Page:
Chan Chun Sing explain plans to guard against economical slowdown

Chan Chun Sing-1

It is a known fact that the economy is undergoing both a cyclical slowdown, as well as a fundamental, structural slowdown. Consumer habits have changed, production patterns have changed and trade interests are continuously changing.

Chan told Parliament that the labour movement works in the best interests of the nation and will work with employers and the Government to buffer the impact of structural unemployment.

“At this point in time, we are at a critical juncture of our economic transformation. How do we restructure our industries to create the jobs of the future? How do we ramp up the capacity to upskill our workers to equip them with the skills of the future?” he said.

The Secretary General then proceeded to outline the ways in which workers will be supported.

1.) Efforts to provide career guidance and counselling will need to be redoubled.

2.) Government must ensure that workers can use and maximise their SkillsFuture credit by making sure that relevant courses are made available.

3.) There will be what he calls a “second-skilling” of workers. This will help workers (especially those past the age of 40) to be equipped in the event of a retrenchment.

However, the spanner in the works is our abysmal productivity rates. To overcome this, Chan called for a united approach to re-examine mindsets and methods, including looking at job design.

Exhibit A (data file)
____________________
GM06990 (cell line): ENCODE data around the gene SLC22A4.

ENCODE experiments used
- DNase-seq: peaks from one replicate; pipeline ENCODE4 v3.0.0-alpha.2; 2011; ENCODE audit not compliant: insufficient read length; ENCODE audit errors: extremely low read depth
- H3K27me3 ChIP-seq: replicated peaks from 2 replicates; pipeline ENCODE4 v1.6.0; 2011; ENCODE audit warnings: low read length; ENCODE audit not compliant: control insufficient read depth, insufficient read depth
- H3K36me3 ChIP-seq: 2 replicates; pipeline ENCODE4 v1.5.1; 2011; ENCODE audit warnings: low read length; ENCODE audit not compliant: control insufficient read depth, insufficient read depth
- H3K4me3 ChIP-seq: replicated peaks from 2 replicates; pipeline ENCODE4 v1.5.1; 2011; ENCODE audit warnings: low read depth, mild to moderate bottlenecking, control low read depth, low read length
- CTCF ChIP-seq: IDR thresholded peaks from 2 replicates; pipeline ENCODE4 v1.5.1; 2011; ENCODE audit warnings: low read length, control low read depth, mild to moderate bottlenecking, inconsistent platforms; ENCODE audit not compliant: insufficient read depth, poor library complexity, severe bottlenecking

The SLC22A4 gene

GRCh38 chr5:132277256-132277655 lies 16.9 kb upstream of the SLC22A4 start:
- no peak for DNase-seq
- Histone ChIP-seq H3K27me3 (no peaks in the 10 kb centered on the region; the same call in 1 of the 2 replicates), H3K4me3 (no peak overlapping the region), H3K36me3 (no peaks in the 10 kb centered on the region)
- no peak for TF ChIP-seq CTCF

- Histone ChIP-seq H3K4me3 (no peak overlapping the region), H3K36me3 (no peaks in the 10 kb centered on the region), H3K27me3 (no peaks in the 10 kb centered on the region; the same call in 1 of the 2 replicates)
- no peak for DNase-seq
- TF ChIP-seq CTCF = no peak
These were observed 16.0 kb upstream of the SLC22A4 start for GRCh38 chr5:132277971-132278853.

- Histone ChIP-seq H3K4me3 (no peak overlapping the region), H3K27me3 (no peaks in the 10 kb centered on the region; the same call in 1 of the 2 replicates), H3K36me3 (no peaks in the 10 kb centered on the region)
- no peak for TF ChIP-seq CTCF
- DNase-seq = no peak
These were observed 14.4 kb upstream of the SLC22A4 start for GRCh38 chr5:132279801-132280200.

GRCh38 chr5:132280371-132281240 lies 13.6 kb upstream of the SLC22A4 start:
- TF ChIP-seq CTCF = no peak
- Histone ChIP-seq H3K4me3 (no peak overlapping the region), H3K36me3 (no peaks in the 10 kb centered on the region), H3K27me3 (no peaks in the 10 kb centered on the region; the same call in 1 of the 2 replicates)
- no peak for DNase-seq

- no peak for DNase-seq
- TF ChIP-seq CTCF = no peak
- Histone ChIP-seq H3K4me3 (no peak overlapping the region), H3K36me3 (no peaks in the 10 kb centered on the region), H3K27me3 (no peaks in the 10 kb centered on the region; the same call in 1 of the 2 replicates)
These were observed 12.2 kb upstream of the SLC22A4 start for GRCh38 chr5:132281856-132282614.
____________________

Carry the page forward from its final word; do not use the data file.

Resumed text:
“We got to go sectorally, to examine where are the laggards in our productivity drive. How best can we help them to uplift the productivity in their respective sectors?” he said.

“We either do this or we pretend that some broad macro measures will miraculously lift the productivity of all. I don’t believe that. I’ve visited enough companies to know that no two companies are the same.”

In addressing this same topic, Non-Constituency Member of Parliament Leon Perera suggested a productivity benchmarking system for businesses, especially the small and medium enterprises who lack the resources and information to gauge their performances compared to the rest of the sector.

He said: “This (ranking) would be similar to how our household utilities bill shows a chart of our electricity and water consumption compared to similar-sized households and the national average.”



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Tay Leong Tan

Tay Leong Tan is a collective of 3 writers. Tay, Leong and Tan. (Who were you expecting?!) We are enthusiastic about labour issues, economics and current affairs in particular.

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